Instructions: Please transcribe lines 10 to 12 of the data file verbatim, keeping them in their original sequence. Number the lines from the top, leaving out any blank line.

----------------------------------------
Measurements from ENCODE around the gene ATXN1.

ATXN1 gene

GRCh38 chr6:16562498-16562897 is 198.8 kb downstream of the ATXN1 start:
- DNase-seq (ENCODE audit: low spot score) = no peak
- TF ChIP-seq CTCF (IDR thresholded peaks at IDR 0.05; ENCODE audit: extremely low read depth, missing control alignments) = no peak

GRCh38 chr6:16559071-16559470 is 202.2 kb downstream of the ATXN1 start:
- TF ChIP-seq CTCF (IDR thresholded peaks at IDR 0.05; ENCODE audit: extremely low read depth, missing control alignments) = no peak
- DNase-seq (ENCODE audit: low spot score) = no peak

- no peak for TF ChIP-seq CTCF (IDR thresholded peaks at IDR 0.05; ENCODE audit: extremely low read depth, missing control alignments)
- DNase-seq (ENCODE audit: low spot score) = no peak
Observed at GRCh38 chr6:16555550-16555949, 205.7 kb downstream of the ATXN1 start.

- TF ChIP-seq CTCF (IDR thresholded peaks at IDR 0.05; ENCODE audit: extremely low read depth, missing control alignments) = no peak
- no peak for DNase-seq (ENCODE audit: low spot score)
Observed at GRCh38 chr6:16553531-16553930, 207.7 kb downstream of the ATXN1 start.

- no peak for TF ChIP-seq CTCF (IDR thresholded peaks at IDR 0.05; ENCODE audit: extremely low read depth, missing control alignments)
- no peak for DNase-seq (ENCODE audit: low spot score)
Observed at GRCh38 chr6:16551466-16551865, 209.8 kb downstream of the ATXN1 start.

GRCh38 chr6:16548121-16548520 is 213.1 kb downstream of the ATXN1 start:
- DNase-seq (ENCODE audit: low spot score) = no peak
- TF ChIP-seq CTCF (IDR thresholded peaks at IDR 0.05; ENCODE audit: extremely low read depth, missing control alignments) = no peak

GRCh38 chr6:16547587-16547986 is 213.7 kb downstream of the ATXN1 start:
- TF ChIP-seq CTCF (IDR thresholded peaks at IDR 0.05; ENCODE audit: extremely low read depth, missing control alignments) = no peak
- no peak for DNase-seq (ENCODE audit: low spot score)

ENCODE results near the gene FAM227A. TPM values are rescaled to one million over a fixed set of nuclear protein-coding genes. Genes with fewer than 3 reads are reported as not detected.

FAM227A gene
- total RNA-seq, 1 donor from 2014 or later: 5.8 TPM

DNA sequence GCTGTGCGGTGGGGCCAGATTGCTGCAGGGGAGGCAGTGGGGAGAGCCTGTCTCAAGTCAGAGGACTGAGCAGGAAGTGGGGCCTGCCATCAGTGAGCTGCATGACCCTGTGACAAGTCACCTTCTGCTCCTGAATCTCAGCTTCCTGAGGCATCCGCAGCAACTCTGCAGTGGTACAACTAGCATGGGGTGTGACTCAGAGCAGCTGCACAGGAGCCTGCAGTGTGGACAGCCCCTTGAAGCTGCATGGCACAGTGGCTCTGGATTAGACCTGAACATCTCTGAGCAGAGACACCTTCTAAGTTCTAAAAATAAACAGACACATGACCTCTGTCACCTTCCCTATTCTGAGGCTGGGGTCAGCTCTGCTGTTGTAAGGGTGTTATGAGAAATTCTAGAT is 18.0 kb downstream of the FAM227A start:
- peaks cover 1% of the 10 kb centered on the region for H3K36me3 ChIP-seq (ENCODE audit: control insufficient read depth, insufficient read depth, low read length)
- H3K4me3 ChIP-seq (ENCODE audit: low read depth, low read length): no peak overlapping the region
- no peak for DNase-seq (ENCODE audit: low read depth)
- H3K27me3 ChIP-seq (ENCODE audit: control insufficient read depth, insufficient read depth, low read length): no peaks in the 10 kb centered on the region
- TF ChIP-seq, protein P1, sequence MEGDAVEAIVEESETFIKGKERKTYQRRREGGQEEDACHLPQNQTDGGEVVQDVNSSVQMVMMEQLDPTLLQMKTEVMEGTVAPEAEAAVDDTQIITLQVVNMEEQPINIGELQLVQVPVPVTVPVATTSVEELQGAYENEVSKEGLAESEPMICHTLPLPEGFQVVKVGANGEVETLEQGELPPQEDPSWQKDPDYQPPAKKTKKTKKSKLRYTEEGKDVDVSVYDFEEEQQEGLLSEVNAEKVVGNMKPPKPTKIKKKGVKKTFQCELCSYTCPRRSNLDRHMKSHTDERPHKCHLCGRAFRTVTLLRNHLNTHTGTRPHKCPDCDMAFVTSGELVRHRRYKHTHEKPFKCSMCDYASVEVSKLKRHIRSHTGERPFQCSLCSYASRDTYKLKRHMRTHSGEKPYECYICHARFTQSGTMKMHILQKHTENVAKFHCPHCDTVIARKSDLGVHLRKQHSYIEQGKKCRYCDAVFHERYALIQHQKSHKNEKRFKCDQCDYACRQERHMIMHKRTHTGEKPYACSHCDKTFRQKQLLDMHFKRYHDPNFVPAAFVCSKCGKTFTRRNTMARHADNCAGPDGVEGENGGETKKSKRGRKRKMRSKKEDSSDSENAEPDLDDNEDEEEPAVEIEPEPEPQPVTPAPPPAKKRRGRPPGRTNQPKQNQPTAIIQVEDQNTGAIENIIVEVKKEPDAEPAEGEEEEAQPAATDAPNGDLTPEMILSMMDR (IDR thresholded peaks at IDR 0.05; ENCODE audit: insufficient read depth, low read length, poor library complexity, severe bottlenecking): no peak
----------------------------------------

- DNase-seq (ENCODE audit: low spot score) = no peak
Observed at GRCh38 chr6:16555550-16555949, 205.7 kb downstream of the ATXN1 start.

- TF ChIP-seq CTCF (IDR thresholded peaks at IDR 0.05; ENCODE audit: extremely low read depth, missing control alignments) = no peak